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myrtleandberry · 2 days ago
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cd | Being a student leader in medicine ⬇️
This morning, I attended a leadership seminar after our Sunday mass. A classmate asked me if I wanted to run for a position in Medical Student Council (MSC) this coming election and I outright said no. Handling a class for 4 semesters now, with 2 of them being the lead — it’s already too much on my plate. I always have to be on my phone in case I have to disseminate something or one of my coors need help — I always have to be available, even past class hours, not to mention the endless meetings, admin job like weekly sched, google cal updates, classes where I always have to be the speaker — it’s already taking up too much of my time, effort, and energy. So no 😂
Our med school is notorious for being one of the toughest because our academic load is crazy and toxic, hence, I said no. I treasure my breaks, I treasure work-life balance. Being in MSC would take up my breaks because we would be the one organizing the events and coordinating with the doctors, etc — and I don’t want that. I want my breaks. I want time for my skincare, workouts, walks with my dog, journaling, and netflix. 😂 these are the things that make me sane in med school so for this SY, this is enough.
No to more responsibilities, and YES to a sustainable work-life balance.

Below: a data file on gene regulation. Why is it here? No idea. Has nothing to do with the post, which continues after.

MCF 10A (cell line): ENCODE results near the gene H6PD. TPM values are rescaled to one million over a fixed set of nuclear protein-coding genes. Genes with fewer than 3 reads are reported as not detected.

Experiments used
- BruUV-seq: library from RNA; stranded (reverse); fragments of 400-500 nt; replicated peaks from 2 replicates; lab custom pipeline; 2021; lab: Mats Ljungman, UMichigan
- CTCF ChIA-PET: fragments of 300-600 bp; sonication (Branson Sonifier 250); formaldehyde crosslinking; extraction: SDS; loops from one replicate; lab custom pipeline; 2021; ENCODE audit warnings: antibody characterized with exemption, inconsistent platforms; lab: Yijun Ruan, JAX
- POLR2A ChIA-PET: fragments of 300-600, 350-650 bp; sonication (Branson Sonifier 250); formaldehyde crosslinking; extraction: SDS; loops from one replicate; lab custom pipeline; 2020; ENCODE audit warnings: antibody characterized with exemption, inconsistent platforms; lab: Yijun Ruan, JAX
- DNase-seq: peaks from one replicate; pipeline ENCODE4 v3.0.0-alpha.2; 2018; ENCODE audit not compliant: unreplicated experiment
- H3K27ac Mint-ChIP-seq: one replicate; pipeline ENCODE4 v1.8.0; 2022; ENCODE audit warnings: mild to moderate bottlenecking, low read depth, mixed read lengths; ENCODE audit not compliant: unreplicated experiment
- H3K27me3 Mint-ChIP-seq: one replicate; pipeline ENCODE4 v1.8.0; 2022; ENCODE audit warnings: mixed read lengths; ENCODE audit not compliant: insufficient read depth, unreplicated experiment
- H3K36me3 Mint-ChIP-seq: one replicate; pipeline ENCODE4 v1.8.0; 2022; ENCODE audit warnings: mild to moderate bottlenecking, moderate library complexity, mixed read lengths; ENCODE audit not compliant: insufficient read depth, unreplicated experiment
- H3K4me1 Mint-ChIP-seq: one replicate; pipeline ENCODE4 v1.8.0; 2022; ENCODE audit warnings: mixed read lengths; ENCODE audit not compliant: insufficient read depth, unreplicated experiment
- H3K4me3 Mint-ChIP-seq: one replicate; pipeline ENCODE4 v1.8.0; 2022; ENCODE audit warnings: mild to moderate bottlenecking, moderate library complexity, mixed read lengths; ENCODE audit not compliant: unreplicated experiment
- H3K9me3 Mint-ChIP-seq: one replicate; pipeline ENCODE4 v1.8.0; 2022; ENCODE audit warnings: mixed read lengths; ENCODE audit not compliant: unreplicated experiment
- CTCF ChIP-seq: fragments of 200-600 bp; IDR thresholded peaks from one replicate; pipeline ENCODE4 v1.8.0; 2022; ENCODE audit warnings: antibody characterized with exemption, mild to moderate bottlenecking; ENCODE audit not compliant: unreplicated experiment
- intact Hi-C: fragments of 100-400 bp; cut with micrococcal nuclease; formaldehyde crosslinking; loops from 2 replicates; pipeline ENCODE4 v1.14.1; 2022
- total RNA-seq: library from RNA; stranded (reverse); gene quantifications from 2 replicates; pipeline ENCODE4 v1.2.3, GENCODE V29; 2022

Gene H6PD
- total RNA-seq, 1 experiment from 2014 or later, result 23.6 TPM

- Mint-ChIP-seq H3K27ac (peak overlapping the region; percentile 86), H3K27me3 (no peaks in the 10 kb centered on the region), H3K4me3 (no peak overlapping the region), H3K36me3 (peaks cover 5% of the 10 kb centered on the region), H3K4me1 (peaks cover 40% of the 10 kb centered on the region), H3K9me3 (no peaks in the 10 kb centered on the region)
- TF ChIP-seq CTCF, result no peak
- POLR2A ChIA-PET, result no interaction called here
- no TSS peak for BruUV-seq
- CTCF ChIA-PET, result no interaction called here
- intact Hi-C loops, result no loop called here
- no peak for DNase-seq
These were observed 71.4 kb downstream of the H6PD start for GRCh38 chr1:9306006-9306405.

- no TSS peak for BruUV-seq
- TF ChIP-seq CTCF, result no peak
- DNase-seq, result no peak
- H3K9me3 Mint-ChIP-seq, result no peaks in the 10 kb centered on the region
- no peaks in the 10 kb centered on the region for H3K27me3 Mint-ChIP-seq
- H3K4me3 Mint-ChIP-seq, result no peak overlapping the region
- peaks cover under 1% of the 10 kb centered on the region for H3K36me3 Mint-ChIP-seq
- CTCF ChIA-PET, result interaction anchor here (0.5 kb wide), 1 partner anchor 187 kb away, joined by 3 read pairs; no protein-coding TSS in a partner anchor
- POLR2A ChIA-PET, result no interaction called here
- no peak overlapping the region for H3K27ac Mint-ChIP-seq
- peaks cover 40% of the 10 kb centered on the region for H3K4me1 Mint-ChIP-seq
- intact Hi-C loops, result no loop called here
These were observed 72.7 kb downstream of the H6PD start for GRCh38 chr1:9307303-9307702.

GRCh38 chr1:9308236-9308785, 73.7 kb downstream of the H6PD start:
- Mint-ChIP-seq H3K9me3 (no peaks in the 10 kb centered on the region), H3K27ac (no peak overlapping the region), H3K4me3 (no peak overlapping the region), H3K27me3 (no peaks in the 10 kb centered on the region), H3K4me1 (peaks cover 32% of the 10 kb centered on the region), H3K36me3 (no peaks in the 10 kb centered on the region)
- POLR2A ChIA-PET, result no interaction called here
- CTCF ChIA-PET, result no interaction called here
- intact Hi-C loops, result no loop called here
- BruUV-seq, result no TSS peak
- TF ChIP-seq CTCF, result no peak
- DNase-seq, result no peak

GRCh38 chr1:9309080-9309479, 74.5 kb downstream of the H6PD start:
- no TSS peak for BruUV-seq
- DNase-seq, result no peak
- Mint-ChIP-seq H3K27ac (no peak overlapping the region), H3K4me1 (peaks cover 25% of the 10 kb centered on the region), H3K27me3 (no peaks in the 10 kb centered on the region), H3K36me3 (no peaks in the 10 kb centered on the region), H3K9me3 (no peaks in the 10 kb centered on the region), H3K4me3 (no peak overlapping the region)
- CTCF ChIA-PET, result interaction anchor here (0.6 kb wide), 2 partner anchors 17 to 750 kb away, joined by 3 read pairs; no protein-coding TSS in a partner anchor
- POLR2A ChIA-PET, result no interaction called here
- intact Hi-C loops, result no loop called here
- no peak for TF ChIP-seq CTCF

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a-students-lifebuoy · 2 days ago
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Bring me back to December
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24/1/22 // 07.03
Not me recycling old notes and old sunrises because I have no new content because I was on call all weekend. Work today is going to be Hard because I’m so exhausted from doing 8 days in a row plus on call but at least tomorrow is my day off. Hope you all have lovely days!
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small-bumble-bee · a day ago
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Monday, January 24th 2022
Took a lovely walk this morning, it’s nice to get outside before everyone else does. Kinda needed it after this week, I’m glad that I’ve been getting more steps in too! I went from walking not even a mile to ab 5+ a day! Kinda happy that I kept to that New Years resolution lol
These first weeks of class have been super stressful bc of the different grading styles and how certain profs want assignments submitted… it’s a lot. I hope that it evens out as the weeks go by :’)
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venetianwindow · a day ago
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220124 • 10:35am 🎭
From John Vanbrugh’s play The Relapse. His hellish duos are the best.
Today is the man’s birthday so I thought I’d post something related! Would love to go see some of his lovely buildings soon.
☞ studygram
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museeofmoon · 2 months ago